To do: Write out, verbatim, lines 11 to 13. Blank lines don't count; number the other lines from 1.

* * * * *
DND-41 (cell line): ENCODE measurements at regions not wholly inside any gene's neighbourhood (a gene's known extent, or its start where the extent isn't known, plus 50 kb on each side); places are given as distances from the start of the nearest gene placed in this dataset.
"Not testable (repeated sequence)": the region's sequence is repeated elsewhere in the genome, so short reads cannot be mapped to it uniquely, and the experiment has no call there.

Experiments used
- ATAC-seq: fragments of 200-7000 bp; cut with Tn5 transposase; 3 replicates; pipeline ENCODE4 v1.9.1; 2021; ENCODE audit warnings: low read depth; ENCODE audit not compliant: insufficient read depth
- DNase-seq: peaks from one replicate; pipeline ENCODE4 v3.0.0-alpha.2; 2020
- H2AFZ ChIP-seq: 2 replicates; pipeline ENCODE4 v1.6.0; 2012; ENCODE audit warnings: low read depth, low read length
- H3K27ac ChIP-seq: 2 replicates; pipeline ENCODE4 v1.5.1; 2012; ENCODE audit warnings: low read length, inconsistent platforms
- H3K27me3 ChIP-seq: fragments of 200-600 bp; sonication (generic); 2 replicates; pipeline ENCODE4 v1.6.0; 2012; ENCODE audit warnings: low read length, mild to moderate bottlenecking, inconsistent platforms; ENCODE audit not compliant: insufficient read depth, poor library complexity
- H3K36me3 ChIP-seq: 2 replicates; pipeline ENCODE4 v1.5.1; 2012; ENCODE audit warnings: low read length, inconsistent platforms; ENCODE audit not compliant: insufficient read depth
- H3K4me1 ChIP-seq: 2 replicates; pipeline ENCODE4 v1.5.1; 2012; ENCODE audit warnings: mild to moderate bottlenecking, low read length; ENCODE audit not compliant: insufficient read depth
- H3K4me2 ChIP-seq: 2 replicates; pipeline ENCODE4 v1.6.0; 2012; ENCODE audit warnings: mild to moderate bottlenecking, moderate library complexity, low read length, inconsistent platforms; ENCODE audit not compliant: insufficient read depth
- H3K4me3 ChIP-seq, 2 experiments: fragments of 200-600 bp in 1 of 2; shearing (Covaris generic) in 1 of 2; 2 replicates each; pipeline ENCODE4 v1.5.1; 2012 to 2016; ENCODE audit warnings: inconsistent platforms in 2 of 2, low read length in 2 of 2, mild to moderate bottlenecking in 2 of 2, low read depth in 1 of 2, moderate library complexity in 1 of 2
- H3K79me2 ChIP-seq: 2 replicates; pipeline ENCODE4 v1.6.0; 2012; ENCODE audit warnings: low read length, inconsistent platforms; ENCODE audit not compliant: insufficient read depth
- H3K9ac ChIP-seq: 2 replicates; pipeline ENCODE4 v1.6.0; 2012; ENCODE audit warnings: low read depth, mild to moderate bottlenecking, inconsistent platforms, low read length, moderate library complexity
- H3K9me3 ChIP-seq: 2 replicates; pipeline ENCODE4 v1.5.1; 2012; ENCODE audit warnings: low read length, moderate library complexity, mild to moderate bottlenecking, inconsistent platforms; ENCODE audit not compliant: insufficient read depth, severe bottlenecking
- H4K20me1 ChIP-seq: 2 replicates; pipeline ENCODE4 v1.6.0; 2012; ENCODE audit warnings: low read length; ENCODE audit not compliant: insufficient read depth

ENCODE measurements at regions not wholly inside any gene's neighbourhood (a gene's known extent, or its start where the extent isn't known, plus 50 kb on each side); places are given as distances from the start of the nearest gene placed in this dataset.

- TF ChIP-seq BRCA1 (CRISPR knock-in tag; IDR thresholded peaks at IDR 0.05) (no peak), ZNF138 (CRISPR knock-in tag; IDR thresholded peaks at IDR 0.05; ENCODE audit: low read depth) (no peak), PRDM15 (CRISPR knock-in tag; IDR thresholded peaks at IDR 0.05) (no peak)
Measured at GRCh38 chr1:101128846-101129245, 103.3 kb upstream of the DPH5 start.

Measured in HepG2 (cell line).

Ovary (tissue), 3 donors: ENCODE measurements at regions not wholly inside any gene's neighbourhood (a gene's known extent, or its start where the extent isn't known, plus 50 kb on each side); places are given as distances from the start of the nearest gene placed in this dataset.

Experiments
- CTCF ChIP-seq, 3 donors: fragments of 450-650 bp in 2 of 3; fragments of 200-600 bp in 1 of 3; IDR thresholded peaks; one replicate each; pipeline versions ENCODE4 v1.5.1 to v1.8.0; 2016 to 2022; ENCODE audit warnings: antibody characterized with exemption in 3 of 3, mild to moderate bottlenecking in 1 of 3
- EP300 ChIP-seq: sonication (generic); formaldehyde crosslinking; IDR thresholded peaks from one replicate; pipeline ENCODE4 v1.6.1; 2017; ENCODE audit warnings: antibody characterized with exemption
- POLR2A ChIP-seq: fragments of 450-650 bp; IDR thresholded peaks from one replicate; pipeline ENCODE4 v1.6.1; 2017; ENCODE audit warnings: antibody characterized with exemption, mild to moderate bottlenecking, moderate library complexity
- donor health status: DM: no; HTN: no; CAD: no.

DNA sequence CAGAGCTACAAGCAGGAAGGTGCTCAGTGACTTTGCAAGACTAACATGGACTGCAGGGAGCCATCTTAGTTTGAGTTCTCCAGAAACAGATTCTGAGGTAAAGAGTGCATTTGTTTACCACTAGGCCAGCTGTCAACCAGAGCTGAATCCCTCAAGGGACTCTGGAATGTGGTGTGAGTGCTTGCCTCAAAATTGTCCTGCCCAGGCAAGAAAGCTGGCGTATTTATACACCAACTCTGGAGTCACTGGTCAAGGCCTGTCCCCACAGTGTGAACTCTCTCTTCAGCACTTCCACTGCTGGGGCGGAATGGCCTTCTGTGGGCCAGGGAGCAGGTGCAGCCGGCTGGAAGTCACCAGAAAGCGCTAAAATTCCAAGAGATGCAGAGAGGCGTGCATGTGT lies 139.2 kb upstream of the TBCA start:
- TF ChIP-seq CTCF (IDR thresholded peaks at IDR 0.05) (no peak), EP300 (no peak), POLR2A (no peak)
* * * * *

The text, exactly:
- H3K4me2 ChIP-seq: 2 replicates; pipeline ENCODE4 v1.6.0; 2012; ENCODE audit warnings: mild to moderate bottlenecking, moderate library complexity, low read length, inconsistent platforms; ENCODE audit not compliant: insufficient read depth
- H3K4me3 ChIP-seq, 2 experiments: fragments of 200-600 bp in 1 of 2; shearing (Covaris generic) in 1 of 2; 2 replicates each; pipeline ENCODE4 v1.5.1; 2012 to 2016; ENCODE audit warnings: inconsistent platforms in 2 of 2, low read length in 2 of 2, mild to moderate bottlenecking in 2 of 2, low read depth in 1 of 2, moderate library complexity in 1 of 2
- H3K79me2 ChIP-seq: 2 replicates; pipeline ENCODE4 v1.6.0; 2012; ENCODE audit warnings: low read length, inconsistent platforms; ENCODE audit not compliant: insufficient read depth